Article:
Grand Turk Lighthouse

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Lighthouse Road, Grand Turk, Turks and Caicos

Grand Turk Lighthouse Reviews

Andy99 Andy99
621 reviews
Grand Turk Lighthouse Mar 31, 2017
Grand Turk Lighthouse dates to 1852. Located at the northern tip of the island, the lighthouse was installed to protect against the many shipwrecks that had occurred on the reefs of the Turks Island Passage. The cast iron lighthouse was prefabricated--manufactured in England--and assembled on the island. It stands 60 feet (20 m) high. The lighthouse remains in operation today. A gift shop and snack bar are located in the former lighthouse keeper's house

Admission to the lighthouse and park is US$3.
Grand Turk Lighthouse (1852).
Lighthouse signage.
Lighthouse park.
Interpretive marker.
1 / 1 TravBuddies found this review helpful/trustworthy
Andy99 says:
I don't believe I had either. It was fabricated by Chance Brothers, so there must be more of them.
Posted on: Apr 28, 2017
AdamR3723 says:
I don't think that I have come across a cast-iron lighthouse before.
Posted on: Apr 28, 2017
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grandmar grandmar
249 reviews
Cast Iron Lighthouse Nov 12, 2008
One of my favorite things to do is to research lighthouses, and this lighthouse is one of the outstanding things about Grand Turk. You can see it as you come in by ship.

This rare early cast iron lighthouse was partly restored and reactivated in 1998. The focal plane is 108 feet with a white flash every 7.5 seconds. It is located at the northern tip of Grand Turk Island, accessible by road.

The lighthouse was built by Chance Brothers in London in 1852 (designed by Alexander Gordon) and shipped to Grand Turk where it was assembled. When it was built, the lighthouse cost £4 100. Since the lighthouse is cast iron, it has to be kept painted or it will rust. You can see the rust on it, and it has unfortunately gotten worse since we were there in 2008

It is estimated that there may be 1,000 wrecks off the Northeast Reef. This reef runs 2.8 miles into the sea in the Turks Island Passage on the trade routes from Cuba and Hispaniola back to Europe. All kinds of cargo was included on those ships including coal, kerosene oil, lumber, salt, potatoes and codfish. The lighthouse was originally constructed mainly at the insistence of Americans who had salt trading ships visiting the island.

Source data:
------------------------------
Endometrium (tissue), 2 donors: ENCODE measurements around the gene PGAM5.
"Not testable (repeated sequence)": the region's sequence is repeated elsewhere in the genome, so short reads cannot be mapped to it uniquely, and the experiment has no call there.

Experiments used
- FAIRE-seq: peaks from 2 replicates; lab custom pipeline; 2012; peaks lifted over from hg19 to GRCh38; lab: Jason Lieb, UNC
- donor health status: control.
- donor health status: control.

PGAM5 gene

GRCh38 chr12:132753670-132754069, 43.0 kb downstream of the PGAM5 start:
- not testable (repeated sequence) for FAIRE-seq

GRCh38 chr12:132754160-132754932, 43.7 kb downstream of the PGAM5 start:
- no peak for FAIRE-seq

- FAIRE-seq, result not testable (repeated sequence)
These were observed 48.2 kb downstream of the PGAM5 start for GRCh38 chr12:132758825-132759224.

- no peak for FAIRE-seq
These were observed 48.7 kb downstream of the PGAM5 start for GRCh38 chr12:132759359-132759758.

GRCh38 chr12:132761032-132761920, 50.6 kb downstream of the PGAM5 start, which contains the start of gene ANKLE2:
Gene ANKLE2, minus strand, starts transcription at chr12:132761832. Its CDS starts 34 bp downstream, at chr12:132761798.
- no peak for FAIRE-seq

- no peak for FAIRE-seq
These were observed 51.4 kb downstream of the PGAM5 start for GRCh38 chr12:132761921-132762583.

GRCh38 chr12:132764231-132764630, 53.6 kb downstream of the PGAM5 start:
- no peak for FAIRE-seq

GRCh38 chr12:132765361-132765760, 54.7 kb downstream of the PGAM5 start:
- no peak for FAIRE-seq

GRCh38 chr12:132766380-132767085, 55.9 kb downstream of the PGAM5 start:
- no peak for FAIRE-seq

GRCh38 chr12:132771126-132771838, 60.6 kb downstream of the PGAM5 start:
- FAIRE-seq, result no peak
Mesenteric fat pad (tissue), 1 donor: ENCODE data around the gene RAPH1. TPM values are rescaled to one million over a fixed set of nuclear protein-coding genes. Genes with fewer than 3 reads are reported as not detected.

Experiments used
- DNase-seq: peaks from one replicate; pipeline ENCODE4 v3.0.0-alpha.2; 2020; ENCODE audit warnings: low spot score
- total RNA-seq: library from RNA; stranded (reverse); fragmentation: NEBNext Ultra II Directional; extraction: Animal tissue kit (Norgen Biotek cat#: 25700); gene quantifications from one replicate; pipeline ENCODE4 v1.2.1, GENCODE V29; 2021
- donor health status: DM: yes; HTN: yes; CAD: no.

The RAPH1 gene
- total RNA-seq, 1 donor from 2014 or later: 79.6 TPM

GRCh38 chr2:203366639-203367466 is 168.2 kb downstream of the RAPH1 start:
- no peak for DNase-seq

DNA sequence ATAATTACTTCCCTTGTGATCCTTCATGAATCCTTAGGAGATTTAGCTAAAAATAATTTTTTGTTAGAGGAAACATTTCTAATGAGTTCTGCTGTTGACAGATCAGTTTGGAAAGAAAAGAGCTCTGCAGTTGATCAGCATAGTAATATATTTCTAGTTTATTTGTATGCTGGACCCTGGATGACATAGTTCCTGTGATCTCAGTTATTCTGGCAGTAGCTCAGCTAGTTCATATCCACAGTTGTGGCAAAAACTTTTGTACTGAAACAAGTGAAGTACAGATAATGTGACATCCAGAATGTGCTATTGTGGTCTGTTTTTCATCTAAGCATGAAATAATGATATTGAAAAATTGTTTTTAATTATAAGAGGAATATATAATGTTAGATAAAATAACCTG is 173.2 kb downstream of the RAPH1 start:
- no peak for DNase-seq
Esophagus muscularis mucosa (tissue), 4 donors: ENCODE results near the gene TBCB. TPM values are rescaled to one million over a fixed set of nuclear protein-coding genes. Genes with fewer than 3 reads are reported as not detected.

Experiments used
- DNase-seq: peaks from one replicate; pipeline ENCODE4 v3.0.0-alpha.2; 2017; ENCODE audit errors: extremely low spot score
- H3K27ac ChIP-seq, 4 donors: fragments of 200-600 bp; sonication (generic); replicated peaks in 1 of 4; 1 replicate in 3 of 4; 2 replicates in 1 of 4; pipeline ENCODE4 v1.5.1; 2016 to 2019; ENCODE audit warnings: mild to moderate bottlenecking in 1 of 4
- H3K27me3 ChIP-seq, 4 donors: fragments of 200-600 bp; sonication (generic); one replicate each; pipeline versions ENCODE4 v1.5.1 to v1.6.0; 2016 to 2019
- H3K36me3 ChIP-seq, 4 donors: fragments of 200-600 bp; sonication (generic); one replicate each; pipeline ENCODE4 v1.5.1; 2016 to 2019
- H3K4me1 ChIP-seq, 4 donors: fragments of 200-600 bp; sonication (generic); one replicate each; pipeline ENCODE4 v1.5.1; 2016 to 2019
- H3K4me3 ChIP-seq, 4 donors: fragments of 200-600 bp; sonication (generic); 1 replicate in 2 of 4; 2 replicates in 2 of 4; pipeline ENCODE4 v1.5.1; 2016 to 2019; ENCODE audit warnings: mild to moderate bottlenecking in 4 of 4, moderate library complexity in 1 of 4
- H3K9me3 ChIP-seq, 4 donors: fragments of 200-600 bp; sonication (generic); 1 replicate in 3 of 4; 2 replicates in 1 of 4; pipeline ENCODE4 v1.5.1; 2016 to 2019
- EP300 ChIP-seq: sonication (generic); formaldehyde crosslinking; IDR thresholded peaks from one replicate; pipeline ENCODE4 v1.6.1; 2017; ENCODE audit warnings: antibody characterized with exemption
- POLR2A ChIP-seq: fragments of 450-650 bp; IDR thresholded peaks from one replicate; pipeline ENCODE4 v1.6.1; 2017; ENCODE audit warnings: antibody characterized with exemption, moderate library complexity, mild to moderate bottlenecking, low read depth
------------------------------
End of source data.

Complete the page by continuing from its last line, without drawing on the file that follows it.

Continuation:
It featured 8 Argand type whale oil lamps with reflectors which magnified the light to 450 times its original intensity. Gordon called it “a grand sea light” but in the first four decades of its use, wrecks continued along with complaints that the light was either not lit or too dim. Some think that this was done deliberately in order to have the wrecks and loot the cargo.

The number of wrecks was diminished after the Trinity Imperial Lighthouse Service in Nassau took over the maintenance and inspection of the lighthouse in 1894. In In 1943 Chance Brothers installed a Fresnel lens and kerosene light which had a visibility at sea in excess of 15 miles, but it was still run with kerosene. Finally in 1972, the light was electrified and automated

In 2006, Carnival Cruise line repainted and refurbished the lighthouse, keeper's cottage, and other light station buildings as a part of a plan to develop Grand Turk as a regular stop for cruise ships. Cruise ships offered hop on-hop off bus tours that included the light station and the town. However, right after Hurricane Isaac, the bus just gives a tour of the island (there's no town to stop at). The tour did stop at the lighthouse. You can't climb the lighthouse but you can buy water and snacks there and there is a trail with informational signs.

The 4º Fresnel lens was removed from the lighthouse in 1971 when it became electrified and is on display at the Turks and Caicos National Museum. In November 2008, there was no fee to visit the lighthouse.

Bob went out to the beach area and took pictures from there. I just walked around the lighthouse from closer in.
Grand Turk Lighthouse
Grand Turk Lighthouse from a cruis…
Grand Turk Lighthouse with sign
Grand Turk Lighthouse
Grand Turk Map
1 review
Grand Turk
photo by: ahtibat17